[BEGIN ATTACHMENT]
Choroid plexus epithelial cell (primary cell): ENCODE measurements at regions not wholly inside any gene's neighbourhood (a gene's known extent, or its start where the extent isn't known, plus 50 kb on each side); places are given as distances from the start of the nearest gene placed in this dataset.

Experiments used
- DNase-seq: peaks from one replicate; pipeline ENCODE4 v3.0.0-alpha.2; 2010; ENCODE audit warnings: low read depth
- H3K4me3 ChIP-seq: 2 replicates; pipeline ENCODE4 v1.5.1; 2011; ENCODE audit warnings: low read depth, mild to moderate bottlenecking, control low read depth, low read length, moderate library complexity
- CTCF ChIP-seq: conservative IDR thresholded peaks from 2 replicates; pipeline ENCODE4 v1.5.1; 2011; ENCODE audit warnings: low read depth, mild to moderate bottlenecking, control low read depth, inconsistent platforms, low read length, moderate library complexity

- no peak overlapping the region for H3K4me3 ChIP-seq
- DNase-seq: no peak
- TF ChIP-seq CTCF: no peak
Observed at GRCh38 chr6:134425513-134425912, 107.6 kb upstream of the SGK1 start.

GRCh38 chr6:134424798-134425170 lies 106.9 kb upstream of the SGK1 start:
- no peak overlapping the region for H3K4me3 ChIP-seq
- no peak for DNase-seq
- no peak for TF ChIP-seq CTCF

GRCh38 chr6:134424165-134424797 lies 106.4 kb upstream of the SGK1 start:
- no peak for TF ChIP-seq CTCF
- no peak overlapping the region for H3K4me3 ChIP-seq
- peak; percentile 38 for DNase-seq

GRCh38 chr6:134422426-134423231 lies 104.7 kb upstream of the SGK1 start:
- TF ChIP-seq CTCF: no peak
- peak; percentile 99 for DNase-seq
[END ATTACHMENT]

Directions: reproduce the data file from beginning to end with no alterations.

Choroid plexus epithelial cell (primary cell): ENCODE measurements at regions not wholly inside any gene's neighbourhood (a gene's known extent, or its start where the extent isn't known, plus 50 kb on each side); places are given as distances from the start of the nearest gene placed in this dataset.

Experiments used
- DNase-seq: peaks from one replicate; pipeline ENCODE4 v3.0.0-alpha.2; 2010; ENCODE audit warnings: low read depth
- H3K4me3 ChIP-seq: 2 replicates; pipeline ENCODE4 v1.5.1; 2011; ENCODE audit warnings: low read depth, mild to moderate bottlenecking, control low read depth, low read length, moderate library complexity
- CTCF ChIP-seq: conservative IDR thresholded peaks from 2 replicates; pipeline ENCODE4 v1.5.1; 2011; ENCODE audit warnings: low read depth, mild to moderate bottlenecking, control low read depth, inconsistent platforms, low read length, moderate library complexity

- no peak overlapping the region for H3K4me3 ChIP-seq
- DNase-seq: no peak
- TF ChIP-seq CTCF: no peak
Observed at GRCh38 chr6:134425513-134425912, 107.6 kb upstream of the SGK1 start.

GRCh38 chr6:134424798-134425170 lies 106.9 kb upstream of the SGK1 start:
- no peak overlapping the region for H3K4me3 ChIP-seq
- no peak for DNase-seq
- no peak for TF ChIP-seq CTCF

GRCh38 chr6:134424165-134424797 lies 106.4 kb upstream of the SGK1 start:
- no peak for TF ChIP-seq CTCF
- no peak overlapping the region for H3K4me3 ChIP-seq
- peak; percentile 38 for DNase-seq

GRCh38 chr6:134422426-134423231 lies 104.7 kb upstream of the SGK1 start:
- TF ChIP-seq CTCF: no peak
- peak; percentile 99 for DNase-seq